I've been told more than a few times that there must be something wrong with me because I'm not particularly fond of Ferris Bueller's Day Off. What can I say? It just never appealed to me. It's not a bad film. I just don't think it's the classic that everyone else seems to think that it is. Why? I can't get past the whole idea that there is no way that Ferris, Cameron and Sloane can get everything accomplished in the time that they have before Ferris has to get back home to keep his ruse going.
Yes, I know, it's only a movie, but I have always had issues with movies that don't assume the person watching it can figure out when something is complete BS. More on that later.
Next week, a reporter from Chicago is going to try to re-create the events of the film, as the movie lines up with reality in a nice tidy row. He won't be the first to try this, either.
Given that it's 23 years later than the time of the movie, there's no way he's even going to come close to pulling this off. The Wrigley Field situation alone will ruin any chance.
I've thought about this a few times since the death of John Hughes (especially about this move, because I'll just say that I seem to be the only person who ever existed who doesn't fawn over it), and really, I just can't get over the fact that the viewer is supposed to believe that all this is possible. It's not, not even in 1986, and there are clues in the movie that let you know this. The Cubs game alone is enough to break it into a million pieces. A vendor mentions that it is the third inning, and in '86 Wrigley Field still didn't have lights, so every game started at 1:20. It'd be a stretch to say that it would be 2 PM by the time the game is in the third inning; it would be more like 2:30 at the earliest.
But the premise gets blown further to bits when the game is on TV (as is Ferris) and you clearly hear Harry Caray say that Lee Smith is pitching. Smith was the Cubs closer, so it would be the 8th inning at the earliest that he'd be on the mound, and quite possibly the ninth inning. That puts Ferris and the gang at Wrigley Field around 4 at the earliest. You think they're driving back to the North Shore, going through the stuff with Cameron wrecking the corvette, etc. in 90 minutes? No way.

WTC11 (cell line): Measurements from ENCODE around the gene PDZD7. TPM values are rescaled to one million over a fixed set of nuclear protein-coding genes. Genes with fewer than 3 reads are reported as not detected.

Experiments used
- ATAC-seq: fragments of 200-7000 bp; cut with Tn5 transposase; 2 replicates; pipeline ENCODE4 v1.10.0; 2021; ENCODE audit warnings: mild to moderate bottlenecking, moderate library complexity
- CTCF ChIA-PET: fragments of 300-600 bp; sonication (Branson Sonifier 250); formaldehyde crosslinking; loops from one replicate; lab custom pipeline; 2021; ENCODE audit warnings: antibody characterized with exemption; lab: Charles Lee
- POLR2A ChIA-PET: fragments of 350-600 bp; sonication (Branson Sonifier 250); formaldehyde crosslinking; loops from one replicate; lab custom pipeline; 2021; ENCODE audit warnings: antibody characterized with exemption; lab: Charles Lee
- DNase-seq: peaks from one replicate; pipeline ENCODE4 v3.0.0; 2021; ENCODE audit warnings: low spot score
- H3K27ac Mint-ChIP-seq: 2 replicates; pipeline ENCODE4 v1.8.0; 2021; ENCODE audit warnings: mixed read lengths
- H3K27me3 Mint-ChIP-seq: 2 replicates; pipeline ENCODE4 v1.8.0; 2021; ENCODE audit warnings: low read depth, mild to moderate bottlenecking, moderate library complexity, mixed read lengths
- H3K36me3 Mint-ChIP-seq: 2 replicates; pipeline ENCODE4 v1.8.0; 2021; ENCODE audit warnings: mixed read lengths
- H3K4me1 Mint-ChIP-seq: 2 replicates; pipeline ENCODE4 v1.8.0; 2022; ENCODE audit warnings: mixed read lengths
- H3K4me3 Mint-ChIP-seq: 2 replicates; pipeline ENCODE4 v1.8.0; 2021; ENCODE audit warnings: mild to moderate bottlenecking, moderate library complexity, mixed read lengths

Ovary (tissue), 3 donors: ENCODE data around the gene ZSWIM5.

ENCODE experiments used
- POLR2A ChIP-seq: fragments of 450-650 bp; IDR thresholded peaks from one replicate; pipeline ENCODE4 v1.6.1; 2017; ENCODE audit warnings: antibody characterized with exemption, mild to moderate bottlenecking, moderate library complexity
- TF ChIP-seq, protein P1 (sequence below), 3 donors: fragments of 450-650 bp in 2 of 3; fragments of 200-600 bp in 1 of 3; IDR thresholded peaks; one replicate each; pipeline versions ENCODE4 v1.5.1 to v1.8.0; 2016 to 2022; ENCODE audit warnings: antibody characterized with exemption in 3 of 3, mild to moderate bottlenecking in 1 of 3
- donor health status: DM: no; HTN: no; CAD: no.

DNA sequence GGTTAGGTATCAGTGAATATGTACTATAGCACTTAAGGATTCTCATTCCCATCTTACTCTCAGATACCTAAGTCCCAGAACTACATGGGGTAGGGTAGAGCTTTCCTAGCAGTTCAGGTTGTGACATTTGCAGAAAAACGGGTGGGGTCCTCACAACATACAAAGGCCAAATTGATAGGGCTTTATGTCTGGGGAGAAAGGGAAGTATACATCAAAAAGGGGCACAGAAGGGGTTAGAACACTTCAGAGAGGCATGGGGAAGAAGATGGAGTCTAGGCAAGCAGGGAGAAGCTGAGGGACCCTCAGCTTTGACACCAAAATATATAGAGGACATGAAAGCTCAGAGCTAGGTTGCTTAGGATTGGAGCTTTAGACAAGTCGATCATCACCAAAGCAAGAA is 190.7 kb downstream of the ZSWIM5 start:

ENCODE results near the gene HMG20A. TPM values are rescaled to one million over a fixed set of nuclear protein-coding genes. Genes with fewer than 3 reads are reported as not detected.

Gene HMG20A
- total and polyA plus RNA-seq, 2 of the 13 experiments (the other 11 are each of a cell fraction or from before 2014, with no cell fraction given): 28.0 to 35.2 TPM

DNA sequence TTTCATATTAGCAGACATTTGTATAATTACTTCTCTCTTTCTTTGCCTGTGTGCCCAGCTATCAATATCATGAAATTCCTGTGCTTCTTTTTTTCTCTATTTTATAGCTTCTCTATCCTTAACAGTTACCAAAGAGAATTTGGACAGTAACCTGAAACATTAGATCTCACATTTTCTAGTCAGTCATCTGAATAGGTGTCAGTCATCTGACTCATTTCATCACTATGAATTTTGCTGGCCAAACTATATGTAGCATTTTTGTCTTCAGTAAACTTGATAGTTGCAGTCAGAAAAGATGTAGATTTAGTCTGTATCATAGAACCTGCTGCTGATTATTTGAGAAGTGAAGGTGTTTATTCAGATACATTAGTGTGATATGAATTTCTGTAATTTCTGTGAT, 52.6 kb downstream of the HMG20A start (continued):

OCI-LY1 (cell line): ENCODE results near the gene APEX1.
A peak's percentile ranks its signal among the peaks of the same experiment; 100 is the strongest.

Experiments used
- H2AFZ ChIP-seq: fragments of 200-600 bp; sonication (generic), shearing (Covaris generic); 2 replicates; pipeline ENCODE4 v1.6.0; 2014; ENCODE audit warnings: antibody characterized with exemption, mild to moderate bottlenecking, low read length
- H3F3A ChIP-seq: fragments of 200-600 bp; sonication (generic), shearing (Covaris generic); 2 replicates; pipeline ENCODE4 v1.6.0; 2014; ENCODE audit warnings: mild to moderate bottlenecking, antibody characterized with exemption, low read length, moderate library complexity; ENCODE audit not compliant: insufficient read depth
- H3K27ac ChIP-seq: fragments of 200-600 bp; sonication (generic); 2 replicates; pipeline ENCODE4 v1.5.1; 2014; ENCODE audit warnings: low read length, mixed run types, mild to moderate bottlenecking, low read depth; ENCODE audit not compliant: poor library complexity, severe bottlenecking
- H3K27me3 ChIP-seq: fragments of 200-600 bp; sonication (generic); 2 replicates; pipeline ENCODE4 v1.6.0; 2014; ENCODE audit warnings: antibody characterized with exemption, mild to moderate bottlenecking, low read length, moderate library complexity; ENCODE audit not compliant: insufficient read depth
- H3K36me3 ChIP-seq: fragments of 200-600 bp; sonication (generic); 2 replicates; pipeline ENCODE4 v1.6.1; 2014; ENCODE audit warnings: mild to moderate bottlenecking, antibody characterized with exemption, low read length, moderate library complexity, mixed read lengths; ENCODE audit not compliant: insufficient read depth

I remember feeling this way the first time I saw the movie. And it's petty, sure, but it bothers me that someone didn't catch the infeasibility of all this.
I just hate when movies do this. Yes, I can accept the story of ET crawling out of the garage because you know it's a fairy tale going in, but I'm pretty sure that you wouldn't find Ferris Bueller's Day Off in the sci-fi section of your local video store.
You know what other "classic" movie drives me crazy with this stuff? Jerry Maguire. Decent movie until the last half hour, and then it just loses me. It starts when Rod Tidwell gets injured in the end zone and lays there for a while while Maguire is on the phoen with his wife, detailing how badly he is hurt. I can fathom that, I suppose. But then Tidwell recovers, hears the fans cheering for him, and proceeds to dance and strut all around the end zone. If someone tried that in actual game, someone from the opposing team would clobber him in about five seconds. And then when he got back to the sidelines, his coaching stuff would clobber him for doing it too.
And let's not forget the big revelatory moment when Rod is on a talk show and the host divulges the huge new contract the player has been offered. It's complete bull. No team, no agent, would ever allow something like that to happen.
That kind of stuff drives me crazy yes, can ruin a film for me. My brother is a pilot. You should hear him go on about the dozens of aviation moments in movie involving airplanes that are complete BS. The 747 blowing up at the end of the second Die Hard? Phooey. The rescue of the president in Air Force One? Bunk. I always say he should host the "Oh That Could NEVER Happen" Film Festival. He could have day one, I'd take day two.
Last night I was getting ready to go to bed when I got sucked into a movie called The Final Season. It's about a high school in Norway, Iowa that built a baseball dynasty, winning 20 championships before the school was closed due to enrollment issues. The film is about that last season, which was spring of 1991, which also happened to be my last semester before graduating from the University of Iowa. I remember hearing about the situation in Norway.
The film seemed true to the story, with some embellishments in it, of course. I doubt that the team really had an angry Chicagoan who happened to excel at the game move to the town just before the season started, among other things, but all in all, it was an adequate baseball movie that told a true story that also happened to be heartwarming: here was a school with a rich tradition of winning about to be gone forever. Could the team win one last title?
Norway does (and did) win, of course, but the recreation of the game is what killed the movie for me (again). I really, really, really doubt that in the last inning that a Norway player went up and over the wall to take a go-ahead home run away from the other team. I doubt that the stud pitcher on the other team was a prick who yelled at his players on the field "do I have to do everything myself?" I doubt that with the bases loaded and the winning run on third that a manager would have his batter bunt.
Wait, unless maybe the manager was...Ferris Bueller!
What's wrong with a little realism? Why make this movie and then turn it into a complete fantasy at the end? Does the average film maker think everyone in his potential audience is a complete moron?
I can hear the collective voice of the movie-watching public telling me to get over it. A movie is a movie, much like a novel is a novel. Which reminds me: what they did to The Time Traveler's Wife was CRIMINAL...ah, don't get me started.